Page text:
1) an adaptive response to catastrophe, provided that catastrophe is suitably devastating enough to necessitate real change and not nearly so apocalyptic as to make recovery impossible.
2) renewal of human society in the aftermath of a disaster, somewhat hopeful in that it assumes a creative flourishing, a renaissance if you will, is in the offing, provided that we possess the ability, the wherewithal, and the willingness to learn.
3) in biology (somewhat archaic): the evolution of a species toward a simpler, less specialized form, often in response to environmental stress.
4) in geology: the natural chemical process by which complex organic compounds called kerogens break down into less complex compounds called hydrocarbons, which we then drill for, suck out of the ground, and process further into a plethora of petrochemical products—various fuels, for instance, which we use to cook our food, heat our homes, power the turbines that generate our electricity, and feed the machines that that do the work that make our world possible.
Used in a sentence (really it’s more implied; never got around to actually using it):
As implied in the following sentence :
When virtuous becomes vicious, when society gets stuck in an all-consuming cycle of growth for the sake of growth, when this perpetual motion mass extinction machine chuga-chuga-choo-choos on, when we fail to read the flashing warning signs, when we do plunge headlong off that cliff, when the inevitable disaster is compounded by inevitable disaster, when our failing institutions perform as poorly as can be expected, when we set upon each other like the confused beasts that we are (and always were), when we place the blame, as ever, elsewhere, when we sacrifice our fattened scapegoats, when the Four Horseman ride us down and then ride on, when there is no sign of a god-appointed Savior and no goddamn hope to be found, when we, nevertheless, have our come-to-Jesus moment, when we are forced to confront the wages of our collective sin, if we—the ashen survivors—then commit ourselves to learning all that we can from our failure, if we salvage what was useful and good from the derailed wreckage of our world as it once was, if we can call forth enough courage, then maybe we can do more than stumble about our ruin like haunted ghosts; we might even build it all back, even better than before.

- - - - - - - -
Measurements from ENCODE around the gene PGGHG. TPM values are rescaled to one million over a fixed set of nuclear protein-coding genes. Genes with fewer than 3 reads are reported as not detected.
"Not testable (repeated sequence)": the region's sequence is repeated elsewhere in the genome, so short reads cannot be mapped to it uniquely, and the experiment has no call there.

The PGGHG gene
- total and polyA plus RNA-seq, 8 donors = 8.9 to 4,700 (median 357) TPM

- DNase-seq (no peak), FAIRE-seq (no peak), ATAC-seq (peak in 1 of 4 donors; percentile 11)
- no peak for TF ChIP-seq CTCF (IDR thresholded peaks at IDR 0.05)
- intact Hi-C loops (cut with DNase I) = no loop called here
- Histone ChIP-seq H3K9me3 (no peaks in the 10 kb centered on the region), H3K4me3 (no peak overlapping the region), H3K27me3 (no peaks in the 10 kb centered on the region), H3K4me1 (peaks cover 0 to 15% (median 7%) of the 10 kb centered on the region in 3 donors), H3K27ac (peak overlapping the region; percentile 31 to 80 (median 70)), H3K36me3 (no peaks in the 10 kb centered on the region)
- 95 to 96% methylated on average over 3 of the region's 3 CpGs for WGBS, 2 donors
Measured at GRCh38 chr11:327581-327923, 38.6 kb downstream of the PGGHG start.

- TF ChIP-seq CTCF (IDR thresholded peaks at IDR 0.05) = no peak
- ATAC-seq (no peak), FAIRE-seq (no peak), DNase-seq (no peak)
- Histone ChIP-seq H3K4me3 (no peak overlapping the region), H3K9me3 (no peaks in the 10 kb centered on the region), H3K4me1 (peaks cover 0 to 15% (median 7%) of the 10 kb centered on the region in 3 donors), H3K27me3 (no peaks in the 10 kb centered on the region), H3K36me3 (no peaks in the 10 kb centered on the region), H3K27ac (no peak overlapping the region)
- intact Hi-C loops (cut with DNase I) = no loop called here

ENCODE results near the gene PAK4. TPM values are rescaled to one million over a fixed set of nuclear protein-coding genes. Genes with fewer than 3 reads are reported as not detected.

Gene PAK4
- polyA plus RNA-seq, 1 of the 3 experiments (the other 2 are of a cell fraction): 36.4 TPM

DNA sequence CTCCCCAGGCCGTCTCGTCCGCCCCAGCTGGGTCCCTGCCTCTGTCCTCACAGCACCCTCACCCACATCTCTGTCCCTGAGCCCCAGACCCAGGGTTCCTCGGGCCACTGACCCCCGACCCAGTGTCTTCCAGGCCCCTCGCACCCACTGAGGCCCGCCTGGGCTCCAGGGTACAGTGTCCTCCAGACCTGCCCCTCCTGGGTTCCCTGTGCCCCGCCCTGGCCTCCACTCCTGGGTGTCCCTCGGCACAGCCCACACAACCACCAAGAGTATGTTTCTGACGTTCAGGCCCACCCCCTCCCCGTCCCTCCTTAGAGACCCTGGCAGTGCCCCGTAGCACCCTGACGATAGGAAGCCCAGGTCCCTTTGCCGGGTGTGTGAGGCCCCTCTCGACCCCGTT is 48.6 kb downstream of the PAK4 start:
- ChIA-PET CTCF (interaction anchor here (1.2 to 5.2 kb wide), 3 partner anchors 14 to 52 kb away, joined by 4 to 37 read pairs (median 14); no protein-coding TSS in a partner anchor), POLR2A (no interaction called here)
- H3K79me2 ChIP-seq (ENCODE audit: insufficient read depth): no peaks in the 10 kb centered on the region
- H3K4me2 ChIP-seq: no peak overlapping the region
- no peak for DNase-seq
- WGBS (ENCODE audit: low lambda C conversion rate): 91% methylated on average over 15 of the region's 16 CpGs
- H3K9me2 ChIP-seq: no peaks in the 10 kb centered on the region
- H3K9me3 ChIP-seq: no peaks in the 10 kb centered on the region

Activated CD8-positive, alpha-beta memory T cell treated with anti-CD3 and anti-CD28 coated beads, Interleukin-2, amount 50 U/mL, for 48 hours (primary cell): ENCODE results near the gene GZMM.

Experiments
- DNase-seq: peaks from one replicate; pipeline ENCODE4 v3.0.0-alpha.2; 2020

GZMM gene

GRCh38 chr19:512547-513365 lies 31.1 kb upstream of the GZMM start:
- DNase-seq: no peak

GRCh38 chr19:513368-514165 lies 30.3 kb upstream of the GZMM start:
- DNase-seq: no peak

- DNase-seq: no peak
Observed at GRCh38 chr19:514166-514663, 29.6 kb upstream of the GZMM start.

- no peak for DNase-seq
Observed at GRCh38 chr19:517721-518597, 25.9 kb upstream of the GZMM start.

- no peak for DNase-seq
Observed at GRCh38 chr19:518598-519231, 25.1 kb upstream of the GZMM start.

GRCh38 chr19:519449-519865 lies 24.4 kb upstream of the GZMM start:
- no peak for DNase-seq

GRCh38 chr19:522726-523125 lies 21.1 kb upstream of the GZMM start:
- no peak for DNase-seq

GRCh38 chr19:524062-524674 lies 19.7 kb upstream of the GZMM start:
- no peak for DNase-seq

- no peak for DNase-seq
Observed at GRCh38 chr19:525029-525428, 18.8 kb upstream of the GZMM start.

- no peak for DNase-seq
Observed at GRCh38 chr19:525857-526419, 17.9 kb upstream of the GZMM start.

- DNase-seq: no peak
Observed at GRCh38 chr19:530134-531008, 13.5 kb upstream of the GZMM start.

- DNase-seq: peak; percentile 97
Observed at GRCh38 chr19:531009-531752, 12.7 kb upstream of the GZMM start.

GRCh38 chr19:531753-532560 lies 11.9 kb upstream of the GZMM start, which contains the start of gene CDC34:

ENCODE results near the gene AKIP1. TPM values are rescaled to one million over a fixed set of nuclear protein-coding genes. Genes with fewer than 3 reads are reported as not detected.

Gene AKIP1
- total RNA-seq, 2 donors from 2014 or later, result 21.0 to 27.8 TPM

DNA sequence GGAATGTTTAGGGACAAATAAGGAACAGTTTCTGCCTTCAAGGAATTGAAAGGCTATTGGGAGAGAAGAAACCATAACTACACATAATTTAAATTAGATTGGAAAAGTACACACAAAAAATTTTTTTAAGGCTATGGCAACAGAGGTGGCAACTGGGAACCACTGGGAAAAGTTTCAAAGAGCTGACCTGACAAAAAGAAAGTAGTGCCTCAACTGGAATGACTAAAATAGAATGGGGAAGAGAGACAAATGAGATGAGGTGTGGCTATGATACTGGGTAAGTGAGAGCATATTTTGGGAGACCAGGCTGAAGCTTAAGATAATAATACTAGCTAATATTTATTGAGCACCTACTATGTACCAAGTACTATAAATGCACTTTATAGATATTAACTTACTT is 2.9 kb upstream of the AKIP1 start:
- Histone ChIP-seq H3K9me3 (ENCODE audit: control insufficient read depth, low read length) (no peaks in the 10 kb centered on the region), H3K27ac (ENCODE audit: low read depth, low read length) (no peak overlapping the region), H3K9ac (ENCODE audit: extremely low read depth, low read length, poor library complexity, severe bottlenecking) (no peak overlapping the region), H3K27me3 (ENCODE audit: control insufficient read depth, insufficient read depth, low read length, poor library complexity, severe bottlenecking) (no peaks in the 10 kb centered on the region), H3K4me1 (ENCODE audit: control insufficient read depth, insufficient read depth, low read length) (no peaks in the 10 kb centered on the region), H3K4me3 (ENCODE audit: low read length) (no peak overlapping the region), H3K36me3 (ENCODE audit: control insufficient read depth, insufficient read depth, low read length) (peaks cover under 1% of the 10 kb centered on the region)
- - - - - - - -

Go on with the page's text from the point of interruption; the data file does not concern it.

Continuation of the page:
Note: You will not find definition 1 or 2 in your dictionary. The word catagenesis was plucked from relative obscurity and repurposed by Thomas Homer-Nixon in his book The Upside of Down: Catastrophe, Creativity, and the Renewal of Civilization.